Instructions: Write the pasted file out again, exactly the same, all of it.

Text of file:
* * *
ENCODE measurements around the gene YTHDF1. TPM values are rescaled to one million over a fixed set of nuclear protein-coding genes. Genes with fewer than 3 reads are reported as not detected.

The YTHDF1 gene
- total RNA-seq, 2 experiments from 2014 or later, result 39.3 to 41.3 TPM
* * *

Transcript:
ENCODE measurements around the gene YTHDF1. TPM values are rescaled to one million over a fixed set of nuclear protein-coding genes. Genes with fewer than 3 reads are reported as not detected.

The YTHDF1 gene
- total RNA-seq, 2 experiments from 2014 or later, result 39.3 to 41.3 TPM